“To Tirzah” by William Blake


Whate’er is Born of Mortal Birth
Must be consumed with the Earth
To rise from Generation free:
Then what have I to do with thee?

The Sexes sprung from Shame & Pride,
Blow’d in the morn, in evening died;
But Mercy chang’d Death into Sleep;
The Sexes rose to work & weep.

Thou, Mother of my Mortal part,
With cruelty didst mould my Heart,
And with false self-deceiving tears
Didst bind my Nostrils, Eyes, & Ears:

Didst close my Tongue in senseless clay,
And me to Mortal Life betray.
The Death of Jesus set me free:
Then what have I to do with thee?

In order to fully grasp this poem, there are a couple religious references which should be explained. First, the name Tirzah “is derived from The Song of Solomon vi.4, and signifies physical beauty, that is, sex.” (Geoffrey Keynes) Also, the words on the robe of the aged figure offering the water of life in the engraving are “the second half of St. Paul’s sentence, I Corinthians xv.44: ‘It is sown a natural body; it is raised a spiritual body’.” (Keynes)

In the image associated with this poem, there are two women holding the body of the young man, who is the speaker in the poem. My impression is that the two women symbolize two aspects of the divine feminine: the mother and the maiden. I sense conflict in the speaker, who may be experiencing maternal love as well as sexual attraction. The mother’s name, Tirzah, is associated with sexual beauty. I’m sure Freudians would agree with this interpretation. But there is also a sense of anger directed towards the mother. The speaker feels he is a spiritual being and through childbirth is now trapped within a physical body, hence bound to the earth and to corporeal existence. At least until he dies. As such, he relates to Christ. When Christ died, his soul was restored to the divine. Hence, when the speaker dies, he also will be “raised a spiritual body” and become one with god.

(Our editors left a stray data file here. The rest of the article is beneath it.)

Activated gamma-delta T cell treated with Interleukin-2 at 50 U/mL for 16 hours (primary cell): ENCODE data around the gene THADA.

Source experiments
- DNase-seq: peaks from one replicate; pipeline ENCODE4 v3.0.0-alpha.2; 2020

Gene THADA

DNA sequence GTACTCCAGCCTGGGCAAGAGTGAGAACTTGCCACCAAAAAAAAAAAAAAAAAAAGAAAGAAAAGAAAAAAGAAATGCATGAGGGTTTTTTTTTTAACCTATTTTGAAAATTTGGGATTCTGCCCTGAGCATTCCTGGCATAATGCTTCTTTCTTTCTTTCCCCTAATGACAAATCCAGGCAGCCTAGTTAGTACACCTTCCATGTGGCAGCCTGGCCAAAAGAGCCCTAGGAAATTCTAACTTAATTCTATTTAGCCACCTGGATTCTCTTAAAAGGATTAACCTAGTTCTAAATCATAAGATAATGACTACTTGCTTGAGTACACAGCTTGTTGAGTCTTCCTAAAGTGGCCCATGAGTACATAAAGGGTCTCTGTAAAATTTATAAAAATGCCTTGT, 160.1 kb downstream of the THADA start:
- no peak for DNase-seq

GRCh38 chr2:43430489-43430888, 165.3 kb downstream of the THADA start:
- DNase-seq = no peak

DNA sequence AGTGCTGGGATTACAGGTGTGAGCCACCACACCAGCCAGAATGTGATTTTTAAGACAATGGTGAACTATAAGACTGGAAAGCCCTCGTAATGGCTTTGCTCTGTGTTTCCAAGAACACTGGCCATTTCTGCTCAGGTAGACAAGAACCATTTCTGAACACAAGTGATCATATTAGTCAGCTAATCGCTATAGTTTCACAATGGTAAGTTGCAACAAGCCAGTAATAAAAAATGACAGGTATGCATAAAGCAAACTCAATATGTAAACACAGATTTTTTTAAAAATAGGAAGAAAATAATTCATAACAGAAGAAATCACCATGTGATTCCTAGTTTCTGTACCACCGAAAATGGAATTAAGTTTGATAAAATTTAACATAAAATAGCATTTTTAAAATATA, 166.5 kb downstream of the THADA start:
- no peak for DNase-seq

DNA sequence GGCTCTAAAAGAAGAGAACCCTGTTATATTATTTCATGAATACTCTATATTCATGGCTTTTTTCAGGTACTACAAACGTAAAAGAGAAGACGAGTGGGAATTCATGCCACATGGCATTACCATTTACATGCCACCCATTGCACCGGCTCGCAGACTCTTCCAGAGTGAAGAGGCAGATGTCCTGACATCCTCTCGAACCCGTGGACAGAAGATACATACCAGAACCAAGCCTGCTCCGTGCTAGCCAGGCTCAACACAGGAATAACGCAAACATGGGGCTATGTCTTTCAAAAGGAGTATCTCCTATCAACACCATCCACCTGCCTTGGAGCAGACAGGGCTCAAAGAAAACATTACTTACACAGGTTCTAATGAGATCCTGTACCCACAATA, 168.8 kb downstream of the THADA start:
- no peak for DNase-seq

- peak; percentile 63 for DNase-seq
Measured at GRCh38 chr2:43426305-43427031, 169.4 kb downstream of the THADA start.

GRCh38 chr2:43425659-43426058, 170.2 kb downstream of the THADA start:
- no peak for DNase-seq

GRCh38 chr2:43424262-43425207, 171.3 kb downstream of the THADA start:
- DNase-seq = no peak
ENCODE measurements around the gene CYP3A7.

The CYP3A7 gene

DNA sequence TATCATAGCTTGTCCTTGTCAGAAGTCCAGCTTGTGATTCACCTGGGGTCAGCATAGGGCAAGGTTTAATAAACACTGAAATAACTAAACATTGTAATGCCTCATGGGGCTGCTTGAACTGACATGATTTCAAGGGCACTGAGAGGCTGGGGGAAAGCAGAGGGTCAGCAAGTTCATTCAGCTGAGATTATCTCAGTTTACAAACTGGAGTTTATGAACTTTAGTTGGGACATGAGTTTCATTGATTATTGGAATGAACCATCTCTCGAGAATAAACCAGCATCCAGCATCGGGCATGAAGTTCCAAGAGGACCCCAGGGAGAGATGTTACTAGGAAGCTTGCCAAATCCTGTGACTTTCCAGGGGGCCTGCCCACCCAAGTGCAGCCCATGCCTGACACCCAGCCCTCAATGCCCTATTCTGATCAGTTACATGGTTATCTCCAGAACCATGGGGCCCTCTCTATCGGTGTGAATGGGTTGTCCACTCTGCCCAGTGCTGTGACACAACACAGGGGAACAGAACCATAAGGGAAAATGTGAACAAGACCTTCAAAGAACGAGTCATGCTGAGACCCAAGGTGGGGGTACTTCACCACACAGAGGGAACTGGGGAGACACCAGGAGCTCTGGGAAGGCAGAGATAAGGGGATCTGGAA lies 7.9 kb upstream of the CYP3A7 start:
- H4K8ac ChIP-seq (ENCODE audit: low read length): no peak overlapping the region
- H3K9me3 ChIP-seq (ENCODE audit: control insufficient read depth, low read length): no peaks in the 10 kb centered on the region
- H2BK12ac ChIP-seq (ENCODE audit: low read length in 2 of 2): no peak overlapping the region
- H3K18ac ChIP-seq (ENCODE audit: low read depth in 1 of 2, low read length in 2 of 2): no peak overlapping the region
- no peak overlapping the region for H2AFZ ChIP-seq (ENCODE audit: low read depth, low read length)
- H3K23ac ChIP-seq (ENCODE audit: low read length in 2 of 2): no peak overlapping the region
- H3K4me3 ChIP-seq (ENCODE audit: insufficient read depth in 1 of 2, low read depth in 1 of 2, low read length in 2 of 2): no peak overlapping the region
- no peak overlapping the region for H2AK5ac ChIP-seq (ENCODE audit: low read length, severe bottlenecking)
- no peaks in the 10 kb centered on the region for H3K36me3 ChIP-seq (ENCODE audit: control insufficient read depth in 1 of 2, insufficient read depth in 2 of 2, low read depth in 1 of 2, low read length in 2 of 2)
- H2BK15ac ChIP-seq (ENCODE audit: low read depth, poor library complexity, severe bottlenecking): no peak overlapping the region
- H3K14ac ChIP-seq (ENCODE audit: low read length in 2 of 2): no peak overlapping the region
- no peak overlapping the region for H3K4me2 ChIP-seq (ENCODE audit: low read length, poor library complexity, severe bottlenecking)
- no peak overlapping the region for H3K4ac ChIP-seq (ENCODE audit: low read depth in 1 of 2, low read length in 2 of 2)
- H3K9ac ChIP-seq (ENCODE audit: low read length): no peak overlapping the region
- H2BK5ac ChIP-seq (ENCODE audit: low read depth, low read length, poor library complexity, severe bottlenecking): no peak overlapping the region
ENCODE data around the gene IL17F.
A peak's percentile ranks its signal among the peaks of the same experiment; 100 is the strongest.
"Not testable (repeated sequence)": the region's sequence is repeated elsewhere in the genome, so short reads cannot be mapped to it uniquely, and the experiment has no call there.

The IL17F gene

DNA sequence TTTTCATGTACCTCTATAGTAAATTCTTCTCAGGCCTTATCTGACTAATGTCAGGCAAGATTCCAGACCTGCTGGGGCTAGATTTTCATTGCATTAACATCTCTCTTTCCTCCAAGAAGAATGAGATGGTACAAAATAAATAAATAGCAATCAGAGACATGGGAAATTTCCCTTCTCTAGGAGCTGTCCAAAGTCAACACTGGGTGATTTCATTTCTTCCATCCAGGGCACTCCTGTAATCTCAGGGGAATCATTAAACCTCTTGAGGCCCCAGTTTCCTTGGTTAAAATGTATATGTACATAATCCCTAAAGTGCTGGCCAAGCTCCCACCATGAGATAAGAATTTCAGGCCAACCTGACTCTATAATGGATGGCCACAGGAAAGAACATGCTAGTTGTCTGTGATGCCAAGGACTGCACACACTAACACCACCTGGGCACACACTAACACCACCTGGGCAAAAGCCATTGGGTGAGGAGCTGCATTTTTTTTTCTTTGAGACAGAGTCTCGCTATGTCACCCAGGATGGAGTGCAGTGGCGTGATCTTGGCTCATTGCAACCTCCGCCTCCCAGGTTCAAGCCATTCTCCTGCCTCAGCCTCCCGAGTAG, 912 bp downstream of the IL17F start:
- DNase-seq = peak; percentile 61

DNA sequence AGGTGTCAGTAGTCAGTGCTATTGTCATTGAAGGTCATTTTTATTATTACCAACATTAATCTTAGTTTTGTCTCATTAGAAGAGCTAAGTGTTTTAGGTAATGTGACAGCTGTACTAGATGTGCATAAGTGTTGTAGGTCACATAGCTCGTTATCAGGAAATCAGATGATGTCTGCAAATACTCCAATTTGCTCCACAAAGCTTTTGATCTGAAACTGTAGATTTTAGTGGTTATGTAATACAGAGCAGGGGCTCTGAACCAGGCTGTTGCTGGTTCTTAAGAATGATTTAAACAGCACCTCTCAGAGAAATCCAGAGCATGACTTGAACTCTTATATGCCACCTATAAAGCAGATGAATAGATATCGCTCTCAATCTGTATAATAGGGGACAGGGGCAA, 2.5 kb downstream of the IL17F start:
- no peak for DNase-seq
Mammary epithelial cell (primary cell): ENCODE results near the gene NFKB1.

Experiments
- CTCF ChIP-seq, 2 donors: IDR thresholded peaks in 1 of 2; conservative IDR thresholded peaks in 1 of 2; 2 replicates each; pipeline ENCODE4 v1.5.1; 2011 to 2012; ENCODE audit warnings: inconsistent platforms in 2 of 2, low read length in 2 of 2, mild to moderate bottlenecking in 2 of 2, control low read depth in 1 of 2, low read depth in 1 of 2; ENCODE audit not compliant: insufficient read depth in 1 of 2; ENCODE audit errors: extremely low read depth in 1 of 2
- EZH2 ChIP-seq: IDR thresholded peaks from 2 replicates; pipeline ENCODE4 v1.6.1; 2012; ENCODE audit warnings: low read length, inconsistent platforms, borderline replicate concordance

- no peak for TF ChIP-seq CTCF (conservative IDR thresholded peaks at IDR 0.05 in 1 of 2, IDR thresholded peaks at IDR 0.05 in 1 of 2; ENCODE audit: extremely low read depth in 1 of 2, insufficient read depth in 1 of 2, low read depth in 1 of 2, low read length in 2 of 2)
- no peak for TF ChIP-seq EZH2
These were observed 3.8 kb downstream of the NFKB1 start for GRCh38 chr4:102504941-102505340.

This is certainly a psychologically challenging poem. Does one have to sever parental connections in order to live a spiritual life? How did Christ feel about his mother? Does the Oedipus myth tie into all this? Personally, this poem just stirs questions for me. I’d love to hear your thoughts. Please feel free to post comments below. Thanks, and keep reading challenging texts.


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16 responses to ““To Tirzah” by William Blake

  1. I’m not really impressed by this poem. I see it as quite anti-body, anti- senses, anti- woman… Still, I’m glad you posted it, as I love to challenge myself with opposing world views. And Blake always remains the master of language. “Didst close my tongue in senseless clay”!

    • Hi Monika.

      Yeah, I know what you mean. After reading this, I did not feel inspired; I felt puzzled and uncomfortable. But as you pointed out, sometimes we need to be challenged by looking at things from a different perspective.

      Thanks for an honest and thoughtful comment. I always love hearing your thoughts and ideas.


  2. To think of birth as spiritual death–or sleep–certainly requires a reversal of perspective. But isn’t this necessary in order to overcome ego attachment and “rise from generation free?” It takes gnostic vision to experience this reversal. Swedenborg says it is founded in the basic truths of charity and Compassion–putting others before oneself. That is fundamental reversal of perspective.

  3. Nice commentary. I think it’s the *type* of connection with parents, sibs and significant others that needs to be transformed. Maybe Jesus did it completely but, for the rest of us, I see it as a gradual process. That’s why psychology remains important in the spiritual life.

    If we overlook our personal unconscious we run the risk of distorting spiritual experiences like synchronicity and numinosity (at the extremes, paranoia and/or grandiosity). I think the distortion could come from an unduly colored interpretation of those experiences. This arguably can be seen in some powerful, charismatic individuals who, nonetheless, behave callously and unethically.

  4. mike